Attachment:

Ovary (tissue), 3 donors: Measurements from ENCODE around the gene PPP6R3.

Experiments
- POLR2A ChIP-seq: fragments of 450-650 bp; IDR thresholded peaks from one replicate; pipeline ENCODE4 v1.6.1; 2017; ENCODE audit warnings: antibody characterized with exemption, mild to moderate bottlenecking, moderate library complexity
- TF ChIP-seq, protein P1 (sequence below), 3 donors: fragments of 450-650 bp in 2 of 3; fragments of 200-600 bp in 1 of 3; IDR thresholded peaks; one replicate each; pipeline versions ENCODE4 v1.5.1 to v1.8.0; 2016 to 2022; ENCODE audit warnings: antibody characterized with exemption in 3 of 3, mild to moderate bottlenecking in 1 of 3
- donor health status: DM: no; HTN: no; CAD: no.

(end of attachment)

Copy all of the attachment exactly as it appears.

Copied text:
Ovary (tissue), 3 donors: Measurements from ENCODE around the gene PPP6R3.

Experiments
- POLR2A ChIP-seq: fragments of 450-650 bp; IDR thresholded peaks from one replicate; pipeline ENCODE4 v1.6.1; 2017; ENCODE audit warnings: antibody characterized with exemption, mild to moderate bottlenecking, moderate library complexity
- TF ChIP-seq, protein P1 (sequence below), 3 donors: fragments of 450-650 bp in 2 of 3; fragments of 200-600 bp in 1 of 3; IDR thresholded peaks; one replicate each; pipeline versions ENCODE4 v1.5.1 to v1.8.0; 2016 to 2022; ENCODE audit warnings: antibody characterized with exemption in 3 of 3, mild to moderate bottlenecking in 1 of 3
- donor health status: DM: no; HTN: no; CAD: no.